Stuart L. Weinstein, MD, chair of the Orthopaedic PAC, reported that contributions to the PAC were at an all-time high, with $1.77 million being contributed in 2005-2006. The PAC had an 80 percent success rate in contributions to winning candidates in the 2005-2006 election cycle. Acknowledging the challenges of working with a new Congress and the national priority given to the war in Iraq, Dr. Weinstein pointed out the opportunities and noted the recent successful meetings held with congressional committees.

He also reported on the progress made by Doctors for Medical Liability Reform (DMLR) in enlisting grass roots support from patients, with a network numbering 620,000 individuals. DMLR has turned its attention to supporting states in their struggle for tort reform.

Other advocacy activities

Dr. Rankin, named by the Advocacy Council to chair the work group on AAOS Involvement in Medicare Part A Issues, presented a draft report and preliminary recommendations to the Board. Other members of the work group are Kevin J. Bozic, MD; Charles H. Classen Jr., MD; S. Glen Neale, MD; Thomas P. Sculco, MD, and Dr. Healy.

Although Part A is typically thought of as the “hospital” portion of the Medicare payment, Part A decisions include new technologies and their reimbursement, coding issues that impact overall resources available, and payments that affect resources available to physicians who own specialty hospitals and ambulatory surgery centers. Developments such as gainsharing and CMS reliance on physician professional associations for guidance on clinical assessments argue for more involvement in Part A.

The work group will report its formal recommendations in the future, but the Board agreed that AAOS should increase its involvement where AAOS input would add value to the decision-making process, impact patient access to and quality of care, and affect the direct and indirect resources available to orthopaedic surgeons as they deliver care to patients in an environment of increased costs and declining reimbursements.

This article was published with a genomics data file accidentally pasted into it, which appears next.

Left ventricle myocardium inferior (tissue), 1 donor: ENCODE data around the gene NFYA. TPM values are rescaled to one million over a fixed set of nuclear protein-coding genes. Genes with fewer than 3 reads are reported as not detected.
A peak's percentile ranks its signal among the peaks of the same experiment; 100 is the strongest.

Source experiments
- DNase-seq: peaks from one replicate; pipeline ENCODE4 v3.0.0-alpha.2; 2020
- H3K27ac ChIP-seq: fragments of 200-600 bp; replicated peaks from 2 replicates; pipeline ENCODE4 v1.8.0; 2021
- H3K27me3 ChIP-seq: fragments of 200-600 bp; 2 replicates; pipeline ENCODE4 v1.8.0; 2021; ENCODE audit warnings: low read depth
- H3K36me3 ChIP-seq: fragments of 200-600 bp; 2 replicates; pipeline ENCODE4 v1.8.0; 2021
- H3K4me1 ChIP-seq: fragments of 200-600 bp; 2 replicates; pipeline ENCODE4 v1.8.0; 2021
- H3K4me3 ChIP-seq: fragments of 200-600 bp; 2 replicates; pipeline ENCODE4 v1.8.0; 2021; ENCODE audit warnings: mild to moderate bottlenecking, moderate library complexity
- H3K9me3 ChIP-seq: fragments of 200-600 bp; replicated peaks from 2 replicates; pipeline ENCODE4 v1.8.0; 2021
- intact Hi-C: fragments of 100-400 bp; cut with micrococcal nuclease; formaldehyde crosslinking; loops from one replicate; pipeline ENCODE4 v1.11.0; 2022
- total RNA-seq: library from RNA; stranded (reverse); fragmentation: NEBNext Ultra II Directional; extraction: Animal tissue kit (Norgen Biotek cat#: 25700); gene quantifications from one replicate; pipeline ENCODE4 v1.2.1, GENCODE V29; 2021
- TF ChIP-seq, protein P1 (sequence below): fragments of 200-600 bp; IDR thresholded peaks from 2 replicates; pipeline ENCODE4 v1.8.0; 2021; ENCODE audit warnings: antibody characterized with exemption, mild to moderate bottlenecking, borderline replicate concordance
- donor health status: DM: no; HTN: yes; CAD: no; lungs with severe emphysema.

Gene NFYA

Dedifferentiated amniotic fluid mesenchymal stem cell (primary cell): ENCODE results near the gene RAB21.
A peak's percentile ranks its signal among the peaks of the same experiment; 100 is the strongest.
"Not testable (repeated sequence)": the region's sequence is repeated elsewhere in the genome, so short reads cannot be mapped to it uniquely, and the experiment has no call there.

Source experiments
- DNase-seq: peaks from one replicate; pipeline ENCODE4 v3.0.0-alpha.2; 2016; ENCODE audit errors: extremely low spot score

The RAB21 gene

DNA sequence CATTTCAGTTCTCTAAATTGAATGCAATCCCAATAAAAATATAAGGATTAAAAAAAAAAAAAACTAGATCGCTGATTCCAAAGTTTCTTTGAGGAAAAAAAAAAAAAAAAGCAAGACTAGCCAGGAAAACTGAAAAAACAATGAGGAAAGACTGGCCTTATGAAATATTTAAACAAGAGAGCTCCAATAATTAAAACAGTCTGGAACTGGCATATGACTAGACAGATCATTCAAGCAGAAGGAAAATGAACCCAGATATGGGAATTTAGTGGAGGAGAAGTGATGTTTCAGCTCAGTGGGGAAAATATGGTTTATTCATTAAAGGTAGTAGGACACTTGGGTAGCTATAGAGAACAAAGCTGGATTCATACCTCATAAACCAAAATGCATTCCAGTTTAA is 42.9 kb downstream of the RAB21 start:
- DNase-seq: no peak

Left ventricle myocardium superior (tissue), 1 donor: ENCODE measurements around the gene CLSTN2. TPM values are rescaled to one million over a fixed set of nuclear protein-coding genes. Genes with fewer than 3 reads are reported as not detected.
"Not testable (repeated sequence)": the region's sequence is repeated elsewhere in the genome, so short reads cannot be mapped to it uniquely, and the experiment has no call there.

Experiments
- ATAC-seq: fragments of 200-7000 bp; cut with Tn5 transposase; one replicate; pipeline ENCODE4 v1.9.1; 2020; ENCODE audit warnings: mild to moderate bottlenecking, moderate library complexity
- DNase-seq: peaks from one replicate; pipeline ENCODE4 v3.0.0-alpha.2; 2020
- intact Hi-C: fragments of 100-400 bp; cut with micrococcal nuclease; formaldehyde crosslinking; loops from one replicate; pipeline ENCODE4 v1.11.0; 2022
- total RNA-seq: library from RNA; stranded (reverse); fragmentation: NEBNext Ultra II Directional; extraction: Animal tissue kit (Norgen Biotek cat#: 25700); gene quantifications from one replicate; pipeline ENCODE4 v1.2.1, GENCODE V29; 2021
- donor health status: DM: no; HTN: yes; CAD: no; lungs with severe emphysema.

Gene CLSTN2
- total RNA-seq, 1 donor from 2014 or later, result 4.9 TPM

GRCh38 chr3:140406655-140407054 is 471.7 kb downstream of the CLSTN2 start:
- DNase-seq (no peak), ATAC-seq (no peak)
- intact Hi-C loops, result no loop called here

Specialty society issues

Andrew N. Pollak, MD, Board of Specialty Societies (BOS) chair, reported several issues brought forward by orthopaedic specialty societies. The Orthopaedic Trauma Association requested that a U.S. Trauma Care Summit be convened to investigate the organization and delivery of trauma care in the future.

The American Society for Surgery of the Hand (ASSH) issues included linking AAOS Web page to subspecialty societies, creating a “universal” education page to promote all AAOS and subspecialty educational programs (organized by anatomic region), linking CME from all subspecialty societies, moving the BOS meeting at the Annual Meeting closer to Specialty Day, working to provide priority access to Annual Meeting housing for BOS members, and implementing a coordinated approach to completing CMS surveys on Relative Value Units with a Web site to upload the data.

The North American Spine Society (NASS) issues included addressing NASS’s overall involvement in the AAOS spine education program, as well as discussing the linking of spine registry participation to recertification.

Extremity War Injuries

Dr. Pollak also reported on the Extremity War Injury (EWI) Project Team’s work. The EWI II Symposium was held in late January, and Dr. Pollak stated that there is “a tremendous need for this type of program.” Current DOD funding for the Orthopaedic Trauma Research Program is $7.5 million for FY2007. He outlined a detailed strategy that could be used to facilitate an increase in this amount, and said a funding goal of $30 million to $50 million, “while a stretch, is achievable.” He asked, and the Board approved, hiring a consultant to pursue this strategy.

Orthopaedic Knowledge Online (OKO)

William A. Grana, MD, MPH, opened his presentation with a quote from Will Rogers who observed that the “world ain’t going to be saved by nobody’s schemes…. Plans get you into things, but you got to work your way out.” Dr. Grana noted that the significant strides made by OKO since its inception in 2001 were the result of plans made and a lot of hard work.

With over 100 surgical topics posted, more than 17,000 individual users, and more than 1.3 million pages accessed in 2006, OKO has matured into the Academy’s orthopaedic clinical portal, with individual sites for topics, orthopaedic review, continuing medical education, and a virtual bookstore. Work with orthopaedic specialty societies, as well as with the evidence-based practice and medical liability committees, has resulted in an ever-expanding array of online information. A member and resident benefit, OKO has received over $1.5 million in grants since 2001.